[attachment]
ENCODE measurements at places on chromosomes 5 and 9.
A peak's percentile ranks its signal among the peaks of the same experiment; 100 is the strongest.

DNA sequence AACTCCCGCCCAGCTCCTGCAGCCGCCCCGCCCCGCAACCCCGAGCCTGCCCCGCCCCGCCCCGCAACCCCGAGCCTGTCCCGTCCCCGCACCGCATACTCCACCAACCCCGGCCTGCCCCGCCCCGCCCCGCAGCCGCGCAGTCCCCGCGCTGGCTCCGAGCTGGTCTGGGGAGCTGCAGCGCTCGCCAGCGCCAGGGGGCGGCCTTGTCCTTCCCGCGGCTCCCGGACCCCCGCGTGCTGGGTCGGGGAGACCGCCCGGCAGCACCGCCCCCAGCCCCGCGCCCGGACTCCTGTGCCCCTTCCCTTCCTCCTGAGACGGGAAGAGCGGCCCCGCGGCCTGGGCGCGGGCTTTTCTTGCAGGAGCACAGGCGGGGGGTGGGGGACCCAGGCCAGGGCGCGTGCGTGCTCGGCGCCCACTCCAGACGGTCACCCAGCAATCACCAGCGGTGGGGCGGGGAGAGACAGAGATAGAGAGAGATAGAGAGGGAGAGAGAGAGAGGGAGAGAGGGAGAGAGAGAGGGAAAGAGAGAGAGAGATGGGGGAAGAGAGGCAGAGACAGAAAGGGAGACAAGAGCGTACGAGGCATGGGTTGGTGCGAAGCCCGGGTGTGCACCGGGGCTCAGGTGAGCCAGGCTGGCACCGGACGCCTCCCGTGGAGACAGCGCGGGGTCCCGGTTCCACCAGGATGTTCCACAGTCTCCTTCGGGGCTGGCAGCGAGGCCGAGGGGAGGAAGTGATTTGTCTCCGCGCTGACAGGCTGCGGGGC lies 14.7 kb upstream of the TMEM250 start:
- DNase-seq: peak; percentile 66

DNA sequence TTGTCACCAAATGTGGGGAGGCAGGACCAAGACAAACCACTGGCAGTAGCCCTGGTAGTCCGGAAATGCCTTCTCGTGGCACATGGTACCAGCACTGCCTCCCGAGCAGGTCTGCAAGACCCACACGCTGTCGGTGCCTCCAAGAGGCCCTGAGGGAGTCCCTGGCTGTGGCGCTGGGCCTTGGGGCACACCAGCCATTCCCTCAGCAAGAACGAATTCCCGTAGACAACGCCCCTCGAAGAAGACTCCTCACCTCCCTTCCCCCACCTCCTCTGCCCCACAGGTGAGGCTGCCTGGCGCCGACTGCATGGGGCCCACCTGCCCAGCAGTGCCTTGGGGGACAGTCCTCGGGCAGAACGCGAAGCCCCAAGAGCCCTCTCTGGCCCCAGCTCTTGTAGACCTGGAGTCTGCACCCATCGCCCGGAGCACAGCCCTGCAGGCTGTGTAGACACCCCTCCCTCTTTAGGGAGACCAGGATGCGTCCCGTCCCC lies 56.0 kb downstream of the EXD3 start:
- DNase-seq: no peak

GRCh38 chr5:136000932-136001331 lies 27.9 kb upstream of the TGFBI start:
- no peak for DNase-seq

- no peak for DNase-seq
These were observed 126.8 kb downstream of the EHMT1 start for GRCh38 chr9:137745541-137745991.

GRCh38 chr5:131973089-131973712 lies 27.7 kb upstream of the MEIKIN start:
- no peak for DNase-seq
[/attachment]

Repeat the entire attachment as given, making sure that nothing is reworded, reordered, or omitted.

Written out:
ENCODE measurements at places on chromosomes 5 and 9.
A peak's percentile ranks its signal among the peaks of the same experiment; 100 is the strongest.

DNA sequence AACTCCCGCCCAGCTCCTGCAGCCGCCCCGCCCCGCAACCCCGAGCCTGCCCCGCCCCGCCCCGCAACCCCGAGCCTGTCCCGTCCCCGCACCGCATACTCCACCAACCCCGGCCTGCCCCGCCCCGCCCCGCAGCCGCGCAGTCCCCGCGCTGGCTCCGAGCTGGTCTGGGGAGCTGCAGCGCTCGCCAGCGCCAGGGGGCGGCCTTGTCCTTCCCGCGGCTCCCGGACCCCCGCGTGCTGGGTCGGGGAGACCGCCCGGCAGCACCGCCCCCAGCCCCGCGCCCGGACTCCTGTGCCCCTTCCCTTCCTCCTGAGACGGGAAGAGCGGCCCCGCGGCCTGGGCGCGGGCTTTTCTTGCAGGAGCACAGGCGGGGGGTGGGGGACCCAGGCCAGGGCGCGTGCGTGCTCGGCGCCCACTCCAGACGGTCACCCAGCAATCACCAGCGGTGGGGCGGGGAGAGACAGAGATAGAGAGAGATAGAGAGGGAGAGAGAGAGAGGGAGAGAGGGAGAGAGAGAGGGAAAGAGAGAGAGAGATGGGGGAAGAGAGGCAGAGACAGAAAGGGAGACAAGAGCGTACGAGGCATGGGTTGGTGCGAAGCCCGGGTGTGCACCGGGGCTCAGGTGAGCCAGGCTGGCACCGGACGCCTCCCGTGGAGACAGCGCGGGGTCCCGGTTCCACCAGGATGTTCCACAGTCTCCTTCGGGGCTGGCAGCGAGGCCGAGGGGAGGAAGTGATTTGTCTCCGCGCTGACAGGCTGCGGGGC lies 14.7 kb upstream of the TMEM250 start:
- DNase-seq: peak; percentile 66

DNA sequence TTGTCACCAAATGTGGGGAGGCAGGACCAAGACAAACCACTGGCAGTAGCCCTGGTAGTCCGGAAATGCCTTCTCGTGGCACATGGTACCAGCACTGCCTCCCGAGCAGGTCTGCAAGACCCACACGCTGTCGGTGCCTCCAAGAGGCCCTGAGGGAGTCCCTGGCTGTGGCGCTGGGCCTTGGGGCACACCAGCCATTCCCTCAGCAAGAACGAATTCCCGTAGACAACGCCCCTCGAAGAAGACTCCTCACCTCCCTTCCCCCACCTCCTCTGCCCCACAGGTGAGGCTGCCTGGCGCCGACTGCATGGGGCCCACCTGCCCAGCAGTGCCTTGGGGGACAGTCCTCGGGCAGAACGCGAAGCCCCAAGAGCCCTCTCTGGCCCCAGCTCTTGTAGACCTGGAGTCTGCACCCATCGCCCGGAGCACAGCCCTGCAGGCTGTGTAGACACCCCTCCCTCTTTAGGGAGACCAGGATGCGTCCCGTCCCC lies 56.0 kb downstream of the EXD3 start:
- DNase-seq: no peak

GRCh38 chr5:136000932-136001331 lies 27.9 kb upstream of the TGFBI start:
- no peak for DNase-seq

- no peak for DNase-seq
These were observed 126.8 kb downstream of the EHMT1 start for GRCh38 chr9:137745541-137745991.

GRCh38 chr5:131973089-131973712 lies 27.7 kb upstream of the MEIKIN start:
- no peak for DNase-seq